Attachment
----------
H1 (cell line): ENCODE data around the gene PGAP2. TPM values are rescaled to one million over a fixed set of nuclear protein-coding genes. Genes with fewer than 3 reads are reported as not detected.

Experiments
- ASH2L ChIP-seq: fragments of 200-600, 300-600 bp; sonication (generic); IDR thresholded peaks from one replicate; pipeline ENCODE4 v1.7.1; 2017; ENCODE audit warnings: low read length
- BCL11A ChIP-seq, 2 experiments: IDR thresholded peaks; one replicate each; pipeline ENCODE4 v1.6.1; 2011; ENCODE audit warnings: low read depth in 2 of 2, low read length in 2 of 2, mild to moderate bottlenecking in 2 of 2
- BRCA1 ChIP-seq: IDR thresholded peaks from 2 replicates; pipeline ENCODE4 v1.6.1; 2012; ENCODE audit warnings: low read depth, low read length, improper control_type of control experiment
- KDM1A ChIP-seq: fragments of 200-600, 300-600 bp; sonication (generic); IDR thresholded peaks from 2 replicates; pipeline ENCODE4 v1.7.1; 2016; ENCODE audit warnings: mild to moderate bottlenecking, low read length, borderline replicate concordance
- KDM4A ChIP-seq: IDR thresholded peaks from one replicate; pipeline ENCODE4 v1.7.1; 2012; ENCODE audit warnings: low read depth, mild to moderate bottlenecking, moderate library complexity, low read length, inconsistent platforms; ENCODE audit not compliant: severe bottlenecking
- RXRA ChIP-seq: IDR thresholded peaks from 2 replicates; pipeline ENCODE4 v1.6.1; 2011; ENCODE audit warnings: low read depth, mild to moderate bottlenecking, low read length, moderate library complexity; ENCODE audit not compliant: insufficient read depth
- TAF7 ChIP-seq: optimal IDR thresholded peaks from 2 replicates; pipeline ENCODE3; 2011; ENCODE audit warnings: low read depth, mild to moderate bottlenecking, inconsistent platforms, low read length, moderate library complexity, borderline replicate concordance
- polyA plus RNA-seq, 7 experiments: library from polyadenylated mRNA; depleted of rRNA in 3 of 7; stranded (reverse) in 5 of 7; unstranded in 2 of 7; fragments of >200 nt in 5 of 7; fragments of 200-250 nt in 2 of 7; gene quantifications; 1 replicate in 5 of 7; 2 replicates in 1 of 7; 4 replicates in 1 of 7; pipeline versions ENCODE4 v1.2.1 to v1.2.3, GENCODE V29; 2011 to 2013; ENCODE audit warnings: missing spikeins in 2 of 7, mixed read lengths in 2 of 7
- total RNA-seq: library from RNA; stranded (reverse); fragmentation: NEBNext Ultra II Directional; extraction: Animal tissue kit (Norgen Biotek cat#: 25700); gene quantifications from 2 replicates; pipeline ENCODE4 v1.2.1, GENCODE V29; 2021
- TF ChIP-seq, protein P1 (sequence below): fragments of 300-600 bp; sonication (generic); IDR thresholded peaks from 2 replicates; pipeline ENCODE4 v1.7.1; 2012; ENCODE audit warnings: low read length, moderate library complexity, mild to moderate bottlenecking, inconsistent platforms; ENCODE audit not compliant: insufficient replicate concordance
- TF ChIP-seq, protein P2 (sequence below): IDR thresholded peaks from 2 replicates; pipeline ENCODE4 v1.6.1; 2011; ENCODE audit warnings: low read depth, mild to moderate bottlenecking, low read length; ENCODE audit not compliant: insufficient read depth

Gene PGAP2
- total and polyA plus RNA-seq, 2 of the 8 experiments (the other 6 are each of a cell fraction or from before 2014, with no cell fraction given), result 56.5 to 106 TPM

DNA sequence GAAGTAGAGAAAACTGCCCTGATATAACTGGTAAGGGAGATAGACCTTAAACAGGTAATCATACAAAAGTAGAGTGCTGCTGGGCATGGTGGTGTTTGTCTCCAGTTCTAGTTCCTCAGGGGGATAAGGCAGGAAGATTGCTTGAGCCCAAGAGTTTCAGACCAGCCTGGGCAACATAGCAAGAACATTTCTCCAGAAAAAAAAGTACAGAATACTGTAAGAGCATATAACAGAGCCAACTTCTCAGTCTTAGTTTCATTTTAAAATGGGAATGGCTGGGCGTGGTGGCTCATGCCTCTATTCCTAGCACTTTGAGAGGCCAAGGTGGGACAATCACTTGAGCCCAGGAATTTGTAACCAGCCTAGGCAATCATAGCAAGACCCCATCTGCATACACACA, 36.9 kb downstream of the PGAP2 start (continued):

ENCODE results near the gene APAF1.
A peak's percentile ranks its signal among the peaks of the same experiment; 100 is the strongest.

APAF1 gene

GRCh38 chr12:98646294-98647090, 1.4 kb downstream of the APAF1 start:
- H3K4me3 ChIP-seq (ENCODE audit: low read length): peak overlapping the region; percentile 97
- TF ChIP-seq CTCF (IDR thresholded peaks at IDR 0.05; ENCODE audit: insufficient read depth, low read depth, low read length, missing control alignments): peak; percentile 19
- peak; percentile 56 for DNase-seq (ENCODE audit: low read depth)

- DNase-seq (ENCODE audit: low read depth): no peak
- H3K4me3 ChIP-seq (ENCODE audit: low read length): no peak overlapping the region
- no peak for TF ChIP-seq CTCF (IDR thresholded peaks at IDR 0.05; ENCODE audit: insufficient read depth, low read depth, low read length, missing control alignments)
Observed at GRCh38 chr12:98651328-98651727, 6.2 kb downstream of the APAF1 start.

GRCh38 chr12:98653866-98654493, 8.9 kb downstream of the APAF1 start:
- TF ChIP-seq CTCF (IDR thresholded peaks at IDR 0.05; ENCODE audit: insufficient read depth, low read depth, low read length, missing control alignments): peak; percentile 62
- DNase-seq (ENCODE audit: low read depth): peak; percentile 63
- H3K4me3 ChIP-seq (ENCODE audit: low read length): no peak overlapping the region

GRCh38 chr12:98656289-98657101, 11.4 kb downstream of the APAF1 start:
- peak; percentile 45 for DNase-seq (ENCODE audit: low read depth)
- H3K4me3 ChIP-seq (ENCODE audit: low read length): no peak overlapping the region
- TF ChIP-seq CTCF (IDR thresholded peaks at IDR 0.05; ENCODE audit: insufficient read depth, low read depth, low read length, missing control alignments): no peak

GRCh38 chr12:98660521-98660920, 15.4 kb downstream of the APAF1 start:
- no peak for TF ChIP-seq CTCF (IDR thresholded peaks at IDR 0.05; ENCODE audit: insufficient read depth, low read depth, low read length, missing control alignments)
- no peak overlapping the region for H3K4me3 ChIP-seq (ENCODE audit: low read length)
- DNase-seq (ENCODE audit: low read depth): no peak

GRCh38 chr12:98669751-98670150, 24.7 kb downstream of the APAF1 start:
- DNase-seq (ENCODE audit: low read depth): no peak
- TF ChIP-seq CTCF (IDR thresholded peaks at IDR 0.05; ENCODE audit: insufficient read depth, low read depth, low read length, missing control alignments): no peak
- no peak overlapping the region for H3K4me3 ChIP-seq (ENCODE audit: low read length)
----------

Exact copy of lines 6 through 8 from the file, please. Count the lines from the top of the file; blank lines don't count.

- KDM1A ChIP-seq: fragments of 200-600, 300-600 bp; sonication (generic); IDR thresholded peaks from 2 replicates; pipeline ENCODE4 v1.7.1; 2016; ENCODE audit warnings: mild to moderate bottlenecking, low read length, borderline replicate concordance
- KDM4A ChIP-seq: IDR thresholded peaks from one replicate; pipeline ENCODE4 v1.7.1; 2012; ENCODE audit warnings: low read depth, mild to moderate bottlenecking, moderate library complexity, low read length, inconsistent platforms; ENCODE audit not compliant: severe bottlenecking
- RXRA ChIP-seq: IDR thresholded peaks from 2 replicates; pipeline ENCODE4 v1.6.1; 2011; ENCODE audit warnings: low read depth, mild to moderate bottlenecking, low read length, moderate library complexity; ENCODE audit not compliant: insufficient read depth